Final impression is that the Ruger Mini-30 Tactical delivers best results with BVAC and DoubleTap. Both brands consistently produced tighter groups than ammunition from the larger manufacturers. During testing no malfunctions of any type were encountered. Overall I'm very pleased with the performance of this rifle, but I wouldn't complain if Ruger supplied an additional magazine. I think this is a positive addition to the Ruger Mini family of rifles.

  7. #7
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    One complaint I've heard from multiple sources against the new Ruger Mini-30 Tactical is the apparent lack of tactical features, such as a pistol grip and collapsible stock. So I figured I'd play with this one a little bit and see how it turned out.

    Choate Machine & Tool sent me their new Mini-14/M4 stock for testing on the Tac-30, featuring Choate's M4 style five-position telescoping buttstock assembly. Buttstock has dual compartments for batteries and a rubber nonslip butt pad. Included also is a barrel liner and receiver reinforcement. I'm 6'2" and found only the first three positions usable, as the last two made the length of pull too long. Barreled action dropped in easily and without modification.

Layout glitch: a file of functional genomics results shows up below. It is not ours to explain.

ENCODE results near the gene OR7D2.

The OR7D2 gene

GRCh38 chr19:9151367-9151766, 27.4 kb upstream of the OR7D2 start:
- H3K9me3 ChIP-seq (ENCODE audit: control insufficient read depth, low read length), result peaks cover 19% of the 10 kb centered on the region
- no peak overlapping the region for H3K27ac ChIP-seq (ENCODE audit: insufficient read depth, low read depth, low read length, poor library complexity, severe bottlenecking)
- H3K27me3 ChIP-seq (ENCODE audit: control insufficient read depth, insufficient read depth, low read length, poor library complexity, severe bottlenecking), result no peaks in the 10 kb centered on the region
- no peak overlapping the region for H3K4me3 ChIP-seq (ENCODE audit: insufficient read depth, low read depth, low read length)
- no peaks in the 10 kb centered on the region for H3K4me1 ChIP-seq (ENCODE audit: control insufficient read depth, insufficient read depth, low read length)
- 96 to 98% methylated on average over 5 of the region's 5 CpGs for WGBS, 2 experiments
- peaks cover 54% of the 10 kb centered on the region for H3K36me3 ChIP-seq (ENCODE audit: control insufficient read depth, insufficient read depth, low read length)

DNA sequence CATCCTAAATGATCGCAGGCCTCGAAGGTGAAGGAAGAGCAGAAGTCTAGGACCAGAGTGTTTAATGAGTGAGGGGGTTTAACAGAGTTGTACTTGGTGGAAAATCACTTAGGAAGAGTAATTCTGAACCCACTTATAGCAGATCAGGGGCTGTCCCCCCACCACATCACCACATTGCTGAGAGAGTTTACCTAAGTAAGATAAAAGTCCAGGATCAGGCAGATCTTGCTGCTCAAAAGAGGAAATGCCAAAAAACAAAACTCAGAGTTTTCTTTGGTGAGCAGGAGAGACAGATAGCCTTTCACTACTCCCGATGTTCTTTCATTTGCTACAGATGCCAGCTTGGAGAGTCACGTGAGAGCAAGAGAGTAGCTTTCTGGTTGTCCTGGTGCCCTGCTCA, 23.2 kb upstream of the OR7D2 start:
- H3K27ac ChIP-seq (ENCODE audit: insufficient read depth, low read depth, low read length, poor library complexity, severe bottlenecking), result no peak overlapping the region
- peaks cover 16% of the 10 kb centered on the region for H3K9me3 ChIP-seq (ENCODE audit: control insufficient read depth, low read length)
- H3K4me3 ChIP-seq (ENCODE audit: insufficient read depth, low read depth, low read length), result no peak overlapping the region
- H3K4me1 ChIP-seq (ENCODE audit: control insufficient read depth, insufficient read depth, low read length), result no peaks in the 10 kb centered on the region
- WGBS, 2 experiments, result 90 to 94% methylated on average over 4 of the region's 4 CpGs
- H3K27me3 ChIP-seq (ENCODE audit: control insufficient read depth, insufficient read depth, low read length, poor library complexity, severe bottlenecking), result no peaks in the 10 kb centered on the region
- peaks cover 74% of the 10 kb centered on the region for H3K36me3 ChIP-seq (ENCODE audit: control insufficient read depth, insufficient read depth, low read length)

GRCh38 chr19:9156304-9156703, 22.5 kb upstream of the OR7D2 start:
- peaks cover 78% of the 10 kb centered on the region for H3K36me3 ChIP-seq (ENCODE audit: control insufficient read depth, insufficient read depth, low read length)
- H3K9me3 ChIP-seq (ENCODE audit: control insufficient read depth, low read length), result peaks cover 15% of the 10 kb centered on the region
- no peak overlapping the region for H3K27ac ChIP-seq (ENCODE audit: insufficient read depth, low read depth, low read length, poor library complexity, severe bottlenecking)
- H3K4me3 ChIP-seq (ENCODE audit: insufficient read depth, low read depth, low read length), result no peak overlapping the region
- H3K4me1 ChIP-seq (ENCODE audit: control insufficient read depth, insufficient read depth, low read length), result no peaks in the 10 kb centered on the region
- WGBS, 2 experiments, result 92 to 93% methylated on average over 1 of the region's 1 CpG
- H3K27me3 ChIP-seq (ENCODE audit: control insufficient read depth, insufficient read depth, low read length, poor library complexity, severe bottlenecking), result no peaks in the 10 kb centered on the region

Amega Ranges sent me their Mini-Scout-Mount III to include in the project. Included was their Mini-14 mount and Tactical Light Mount Kit, which consists of one 2-in and 4-in 1913 Picatinny rail adapter and all necessary mounting hardware.


    For the primary optic, Burris sent their 2.75x Scout scope with their low-height 1-inch diameter XTR scope rings.